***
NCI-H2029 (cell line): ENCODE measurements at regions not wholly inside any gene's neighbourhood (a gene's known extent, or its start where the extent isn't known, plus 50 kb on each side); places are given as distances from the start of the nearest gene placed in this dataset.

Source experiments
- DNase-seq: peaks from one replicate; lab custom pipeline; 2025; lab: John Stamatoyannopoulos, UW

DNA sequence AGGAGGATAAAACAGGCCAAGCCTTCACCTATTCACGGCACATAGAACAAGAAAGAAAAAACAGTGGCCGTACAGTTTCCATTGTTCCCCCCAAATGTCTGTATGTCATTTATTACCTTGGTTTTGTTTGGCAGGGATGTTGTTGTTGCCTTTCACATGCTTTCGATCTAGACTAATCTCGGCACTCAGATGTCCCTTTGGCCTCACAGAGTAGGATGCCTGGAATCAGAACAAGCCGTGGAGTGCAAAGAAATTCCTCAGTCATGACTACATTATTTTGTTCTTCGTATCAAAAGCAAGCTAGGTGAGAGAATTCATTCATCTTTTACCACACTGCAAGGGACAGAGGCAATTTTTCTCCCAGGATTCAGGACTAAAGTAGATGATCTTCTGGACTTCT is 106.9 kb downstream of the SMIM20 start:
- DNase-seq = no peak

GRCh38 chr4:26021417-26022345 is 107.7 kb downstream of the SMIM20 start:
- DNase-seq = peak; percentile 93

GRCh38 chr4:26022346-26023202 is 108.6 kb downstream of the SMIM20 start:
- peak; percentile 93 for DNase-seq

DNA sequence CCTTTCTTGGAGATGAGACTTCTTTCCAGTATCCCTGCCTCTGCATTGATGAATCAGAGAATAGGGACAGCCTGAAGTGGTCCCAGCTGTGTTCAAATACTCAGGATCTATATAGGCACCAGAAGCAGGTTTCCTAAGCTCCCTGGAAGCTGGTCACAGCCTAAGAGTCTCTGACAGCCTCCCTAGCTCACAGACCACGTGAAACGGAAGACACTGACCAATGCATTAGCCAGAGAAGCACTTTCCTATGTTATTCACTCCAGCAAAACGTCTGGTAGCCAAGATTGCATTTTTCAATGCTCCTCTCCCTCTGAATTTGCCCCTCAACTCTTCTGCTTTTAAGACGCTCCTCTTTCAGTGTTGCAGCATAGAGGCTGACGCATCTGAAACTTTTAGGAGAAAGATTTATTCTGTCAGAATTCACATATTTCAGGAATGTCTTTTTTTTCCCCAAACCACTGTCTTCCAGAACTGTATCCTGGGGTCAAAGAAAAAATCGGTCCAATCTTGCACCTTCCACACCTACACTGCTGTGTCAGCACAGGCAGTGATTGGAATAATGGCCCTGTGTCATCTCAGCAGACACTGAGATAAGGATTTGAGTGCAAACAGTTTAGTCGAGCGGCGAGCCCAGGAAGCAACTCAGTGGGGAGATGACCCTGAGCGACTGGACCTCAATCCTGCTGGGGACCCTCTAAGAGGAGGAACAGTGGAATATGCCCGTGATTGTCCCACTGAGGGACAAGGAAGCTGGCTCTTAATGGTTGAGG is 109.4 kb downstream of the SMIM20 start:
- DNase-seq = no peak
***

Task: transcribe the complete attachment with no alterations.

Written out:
NCI-H2029 (cell line): ENCODE measurements at regions not wholly inside any gene's neighbourhood (a gene's known extent, or its start where the extent isn't known, plus 50 kb on each side); places are given as distances from the start of the nearest gene placed in this dataset.

Source experiments
- DNase-seq: peaks from one replicate; lab custom pipeline; 2025; lab: John Stamatoyannopoulos, UW

DNA sequence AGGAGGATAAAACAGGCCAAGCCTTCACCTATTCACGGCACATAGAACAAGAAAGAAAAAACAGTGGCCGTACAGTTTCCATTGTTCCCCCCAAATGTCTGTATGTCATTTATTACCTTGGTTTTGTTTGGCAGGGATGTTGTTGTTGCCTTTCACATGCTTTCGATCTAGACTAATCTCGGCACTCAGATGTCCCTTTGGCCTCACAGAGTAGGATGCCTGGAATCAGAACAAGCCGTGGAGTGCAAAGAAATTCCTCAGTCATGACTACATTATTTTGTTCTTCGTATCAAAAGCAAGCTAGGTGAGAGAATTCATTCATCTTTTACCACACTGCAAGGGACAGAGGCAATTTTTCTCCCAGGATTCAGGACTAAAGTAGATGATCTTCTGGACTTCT is 106.9 kb downstream of the SMIM20 start:
- DNase-seq = no peak

GRCh38 chr4:26021417-26022345 is 107.7 kb downstream of the SMIM20 start:
- DNase-seq = peak; percentile 93

GRCh38 chr4:26022346-26023202 is 108.6 kb downstream of the SMIM20 start:
- peak; percentile 93 for DNase-seq

DNA sequence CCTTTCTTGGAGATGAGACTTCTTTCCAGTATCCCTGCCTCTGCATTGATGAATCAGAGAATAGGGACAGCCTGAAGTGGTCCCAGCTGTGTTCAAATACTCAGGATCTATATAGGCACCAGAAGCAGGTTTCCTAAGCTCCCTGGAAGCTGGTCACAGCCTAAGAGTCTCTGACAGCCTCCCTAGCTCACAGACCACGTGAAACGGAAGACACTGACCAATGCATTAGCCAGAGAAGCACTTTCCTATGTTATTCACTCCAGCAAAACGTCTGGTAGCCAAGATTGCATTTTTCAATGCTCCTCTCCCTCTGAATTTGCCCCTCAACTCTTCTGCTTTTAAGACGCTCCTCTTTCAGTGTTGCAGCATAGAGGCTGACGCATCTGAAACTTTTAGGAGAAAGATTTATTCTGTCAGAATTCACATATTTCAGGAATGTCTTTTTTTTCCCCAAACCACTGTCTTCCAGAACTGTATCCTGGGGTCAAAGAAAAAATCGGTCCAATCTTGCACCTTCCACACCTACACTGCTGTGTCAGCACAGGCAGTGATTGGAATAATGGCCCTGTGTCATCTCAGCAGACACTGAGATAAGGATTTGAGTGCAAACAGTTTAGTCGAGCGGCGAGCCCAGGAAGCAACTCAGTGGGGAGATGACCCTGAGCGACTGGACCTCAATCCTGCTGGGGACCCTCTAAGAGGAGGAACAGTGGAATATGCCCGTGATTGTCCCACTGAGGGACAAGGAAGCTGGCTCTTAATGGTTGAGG is 109.4 kb downstream of the SMIM20 start:
- DNase-seq = no peak